By Gail Wood
But come game time for North Thurston High School’s volleyball team, when that first serve sails over the net, Stroud magically turns into a walking, talking giant. As the Rams’ libero, she’s King Kong.
“She’s the smallest player on our team but she has to be our biggest player,” said Jackie Meyer, who is in her third season as the Rams head volleyball coach. “She covers the most court. She does a really good job of that.”
Stroud, only a brief starter on last year’s playoff team, is a “big” reason for the Rams success this season. Add Olivia Fairchild, a 6-foot-2 shot-blocking phenom with a knack for spiking game winners. And add Kailey Losey, the Rams’ setter and queen of passing, and Alex Porter, with her knack for slamming kill shots. They all add up to an impressive team, one that finished the regular season at 13-1 and head into the playoffs.
But coming into the season, Meyer was only cautiously optimistic. Five starters off last year’s team that finished seventh at state were seniors. There were a lot of unknowns about this year’s team.
“We lost five starting seniors last year,” Meyer said. “I knew I had some talent coming back. But I didn’t know we’d come out as well as they did.”
What’s impressed Meyer – beside the team’s record – has not only been this team’s ability to play together, but it’s their cooperative, get-along nature. During crunch time, when the match’s outcome is on the line, this team pulls together. Tension doesn’t divide them.
“They’re phenomenal to coach,” Meyer said. “They’re a team. We do well because we’re a team. It’s not like we have these outstanding, super stars. They work together well as a unit.”
That unity is born in after practice get-togethers the team has throughout the season. On Halloween, after North Thurston lost to Central Kitsap in the league tournament to get the No. 2 seeding into district, the team went to Meyer’s house for a party. They ate and handed out candy to trick-or-treaters that came to Meyer’s home.
“It definitely helps,” Losey said about her team’s get-togethers. “Because I know if there’s drama or anything happens it will carry onto the court because of how much the attitude from the drama brings. But being a family, being able to come together, it helps so much.”
The get-togethers are Meyer’s cure for that divisive drama. Nobody wants to let down a friend.
In a lopsided win over Wilson earlier in the season, Losey had 37 assists and Alex Porter had 21 kills.
“That’s a pretty phenomenal combo right there,” Meyer said.
Losey and Porter were both second-team all-league players last year.
“Alex is an intense player,” Meyer said. “If you need somebody to do something you can rely on Alex. She has the highest kill percentage in the league. She has very limited errors. She’s a phenomenal, intense all-around volleyball player.”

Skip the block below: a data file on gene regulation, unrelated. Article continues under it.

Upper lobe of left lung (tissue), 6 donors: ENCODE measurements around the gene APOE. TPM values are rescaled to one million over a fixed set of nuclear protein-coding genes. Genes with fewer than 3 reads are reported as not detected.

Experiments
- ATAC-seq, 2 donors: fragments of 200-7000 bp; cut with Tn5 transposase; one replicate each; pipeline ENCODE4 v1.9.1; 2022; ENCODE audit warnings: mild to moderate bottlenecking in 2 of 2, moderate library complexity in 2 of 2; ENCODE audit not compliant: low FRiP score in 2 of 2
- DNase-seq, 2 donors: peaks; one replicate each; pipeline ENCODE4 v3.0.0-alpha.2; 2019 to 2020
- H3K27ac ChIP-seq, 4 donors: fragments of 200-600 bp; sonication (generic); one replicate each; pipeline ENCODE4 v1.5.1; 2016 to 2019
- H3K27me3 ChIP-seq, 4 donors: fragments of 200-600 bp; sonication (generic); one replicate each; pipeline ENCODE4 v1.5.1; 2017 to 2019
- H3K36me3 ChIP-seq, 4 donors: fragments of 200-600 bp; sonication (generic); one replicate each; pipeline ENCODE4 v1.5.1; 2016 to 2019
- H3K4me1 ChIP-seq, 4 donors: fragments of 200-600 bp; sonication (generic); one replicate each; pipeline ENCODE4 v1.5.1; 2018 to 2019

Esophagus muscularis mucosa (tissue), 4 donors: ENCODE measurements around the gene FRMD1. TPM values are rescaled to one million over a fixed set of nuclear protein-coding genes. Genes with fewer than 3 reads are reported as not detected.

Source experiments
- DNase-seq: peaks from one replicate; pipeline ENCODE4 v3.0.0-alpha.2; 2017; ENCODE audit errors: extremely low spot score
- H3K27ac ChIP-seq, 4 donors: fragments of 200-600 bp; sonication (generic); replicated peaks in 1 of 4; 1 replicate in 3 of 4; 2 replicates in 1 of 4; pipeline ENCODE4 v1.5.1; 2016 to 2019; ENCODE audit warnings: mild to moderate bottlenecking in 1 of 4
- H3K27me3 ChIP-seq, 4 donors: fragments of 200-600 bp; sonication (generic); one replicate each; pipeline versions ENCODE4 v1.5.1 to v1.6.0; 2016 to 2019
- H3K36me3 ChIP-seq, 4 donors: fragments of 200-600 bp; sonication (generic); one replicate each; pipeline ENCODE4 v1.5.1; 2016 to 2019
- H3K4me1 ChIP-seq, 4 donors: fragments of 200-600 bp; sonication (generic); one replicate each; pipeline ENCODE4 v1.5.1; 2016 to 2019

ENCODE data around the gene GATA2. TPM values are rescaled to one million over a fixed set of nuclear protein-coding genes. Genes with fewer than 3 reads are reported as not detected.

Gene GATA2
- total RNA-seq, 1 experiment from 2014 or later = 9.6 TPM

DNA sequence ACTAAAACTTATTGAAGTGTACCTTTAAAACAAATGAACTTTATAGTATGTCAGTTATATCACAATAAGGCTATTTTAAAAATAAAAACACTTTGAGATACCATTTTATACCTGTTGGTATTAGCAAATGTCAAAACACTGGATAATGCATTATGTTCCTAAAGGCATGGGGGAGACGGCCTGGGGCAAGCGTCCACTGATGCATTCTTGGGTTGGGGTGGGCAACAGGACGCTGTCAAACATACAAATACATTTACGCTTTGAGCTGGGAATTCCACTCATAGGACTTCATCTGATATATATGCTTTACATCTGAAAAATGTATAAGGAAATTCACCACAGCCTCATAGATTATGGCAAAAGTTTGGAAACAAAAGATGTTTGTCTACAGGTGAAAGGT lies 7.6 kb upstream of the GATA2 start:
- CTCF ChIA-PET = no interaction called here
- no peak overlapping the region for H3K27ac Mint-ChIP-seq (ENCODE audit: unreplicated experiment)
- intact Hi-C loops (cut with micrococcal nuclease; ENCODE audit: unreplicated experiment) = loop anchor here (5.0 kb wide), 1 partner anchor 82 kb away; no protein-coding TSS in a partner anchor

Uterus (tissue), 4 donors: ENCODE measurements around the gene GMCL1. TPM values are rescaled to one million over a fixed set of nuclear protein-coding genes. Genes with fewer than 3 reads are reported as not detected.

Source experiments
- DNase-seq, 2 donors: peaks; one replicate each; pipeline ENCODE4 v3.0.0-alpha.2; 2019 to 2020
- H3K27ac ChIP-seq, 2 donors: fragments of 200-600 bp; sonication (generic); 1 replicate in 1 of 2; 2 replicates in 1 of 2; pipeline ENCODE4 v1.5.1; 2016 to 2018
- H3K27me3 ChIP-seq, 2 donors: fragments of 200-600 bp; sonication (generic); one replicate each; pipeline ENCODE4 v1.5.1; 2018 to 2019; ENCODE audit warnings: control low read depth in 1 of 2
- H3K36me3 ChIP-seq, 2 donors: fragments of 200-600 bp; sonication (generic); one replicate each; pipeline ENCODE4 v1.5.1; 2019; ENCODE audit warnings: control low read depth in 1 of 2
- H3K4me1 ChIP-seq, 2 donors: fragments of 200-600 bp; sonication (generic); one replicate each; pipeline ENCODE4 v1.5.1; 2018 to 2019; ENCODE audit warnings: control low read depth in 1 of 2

Fairchild, who was first-team all-league last year as a sophomore, is the designated rally stopper. She leads the 3A Narrows League with 50 blocks. She’s a disrupter.
“She’s a dominate blocker,” Meyer said.
After losing five starters off last year’s playoff team, Fairchild is surprised by her team’s success this year.
“I didn’t think we’d win as many games as we have and to be in the position we are,” Fairchild said. “But I’m really excited about it.”
Fairchild, like Losey and other teammates, is a year-around volleyball player. When the Rams’ season ends, Fairchild will start playing for her club team, the Puget Sound Volleyball Academy. And next year when Fairchild’s high school career comes to an end, she’s hoping she hasn’t played her last volleyball game. She hopes to get a college scholarship. And Fairchild, who has a 3.5 GPA, will likely get her wish. She’s already being recruited by some major colleges. Last week on her birthday, she got a birthday card from the University of Wyoming.
Fairchild played basketball for nine years, but she now focuses on volleyball.
“It’s just extremely fun,” she said. “I love how everyone works together as a cohesive unit. I like the idea of family that comes along with it.”
As the setter, it’s Losey’s job that Fairchild and Porter stay busy at the net. She’s the coach on the floor.
“My responsibility is to talk to my players and tell them what they’re going to run for that one play,” Losey said. “I’m like the quarterback in volleyball. It can be hard at times. But it’s really rewarding when you get that play down.”
Last year as a junior, Stroud got her chance to audition for the libero when senior Liz Colon, who is now playing at Saint Martin’s University, was out for a week with a mild concussion.
“So, we kind of knew she’d our libero this year,” Meyer said.
Stroud has the personality and the physical skills to be a libero.
“They kind of have to be an intense person,” Meyer said. “Morgan is an intense person.”
And because of Stroud’s intensity, Porter’s and Fairchild’s net play, and Losey’s setting, the Rams are the surprise winners heading into the playoffs.